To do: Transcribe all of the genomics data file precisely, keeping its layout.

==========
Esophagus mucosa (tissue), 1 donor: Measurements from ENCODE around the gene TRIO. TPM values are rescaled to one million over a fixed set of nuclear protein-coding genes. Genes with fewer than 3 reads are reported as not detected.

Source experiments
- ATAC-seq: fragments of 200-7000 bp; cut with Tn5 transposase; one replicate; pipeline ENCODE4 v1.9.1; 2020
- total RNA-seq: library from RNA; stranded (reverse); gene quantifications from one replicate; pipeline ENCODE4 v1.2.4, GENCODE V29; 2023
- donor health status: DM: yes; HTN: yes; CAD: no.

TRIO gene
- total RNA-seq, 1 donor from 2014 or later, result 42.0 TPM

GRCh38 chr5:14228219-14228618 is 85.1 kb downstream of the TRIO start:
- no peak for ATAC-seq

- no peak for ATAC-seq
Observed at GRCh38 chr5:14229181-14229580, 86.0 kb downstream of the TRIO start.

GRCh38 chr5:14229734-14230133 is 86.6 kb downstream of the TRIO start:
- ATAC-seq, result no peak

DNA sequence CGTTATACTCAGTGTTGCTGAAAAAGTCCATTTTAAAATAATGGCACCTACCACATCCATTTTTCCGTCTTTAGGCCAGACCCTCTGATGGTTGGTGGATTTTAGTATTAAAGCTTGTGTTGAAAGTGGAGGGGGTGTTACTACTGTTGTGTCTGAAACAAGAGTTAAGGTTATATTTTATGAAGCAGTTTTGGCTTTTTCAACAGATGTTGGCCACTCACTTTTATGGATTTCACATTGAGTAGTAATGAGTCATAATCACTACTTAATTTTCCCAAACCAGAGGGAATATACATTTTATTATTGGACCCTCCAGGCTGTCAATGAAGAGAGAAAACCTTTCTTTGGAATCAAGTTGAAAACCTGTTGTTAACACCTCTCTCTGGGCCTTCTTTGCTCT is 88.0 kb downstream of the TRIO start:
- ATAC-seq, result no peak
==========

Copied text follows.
Esophagus mucosa (tissue), 1 donor: Measurements from ENCODE around the gene TRIO. TPM values are rescaled to one million over a fixed set of nuclear protein-coding genes. Genes with fewer than 3 reads are reported as not detected.

Source experiments
- ATAC-seq: fragments of 200-7000 bp; cut with Tn5 transposase; one replicate; pipeline ENCODE4 v1.9.1; 2020
- total RNA-seq: library from RNA; stranded (reverse); gene quantifications from one replicate; pipeline ENCODE4 v1.2.4, GENCODE V29; 2023
- donor health status: DM: yes; HTN: yes; CAD: no.

TRIO gene
- total RNA-seq, 1 donor from 2014 or later, result 42.0 TPM

GRCh38 chr5:14228219-14228618 is 85.1 kb downstream of the TRIO start:
- no peak for ATAC-seq

- no peak for ATAC-seq
Observed at GRCh38 chr5:14229181-14229580, 86.0 kb downstream of the TRIO start.

GRCh38 chr5:14229734-14230133 is 86.6 kb downstream of the TRIO start:
- ATAC-seq, result no peak

DNA sequence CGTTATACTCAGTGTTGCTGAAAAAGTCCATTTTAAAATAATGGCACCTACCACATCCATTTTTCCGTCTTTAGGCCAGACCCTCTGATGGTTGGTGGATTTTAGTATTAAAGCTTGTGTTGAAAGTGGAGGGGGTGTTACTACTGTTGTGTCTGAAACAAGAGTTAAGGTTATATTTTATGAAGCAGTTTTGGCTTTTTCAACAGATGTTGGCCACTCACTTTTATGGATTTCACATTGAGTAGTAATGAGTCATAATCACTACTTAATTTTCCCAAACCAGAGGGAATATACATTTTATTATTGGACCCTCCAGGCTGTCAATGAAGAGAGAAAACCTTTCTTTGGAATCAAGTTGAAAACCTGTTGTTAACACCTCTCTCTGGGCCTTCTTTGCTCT is 88.0 kb downstream of the TRIO start:
- ATAC-seq, result no peak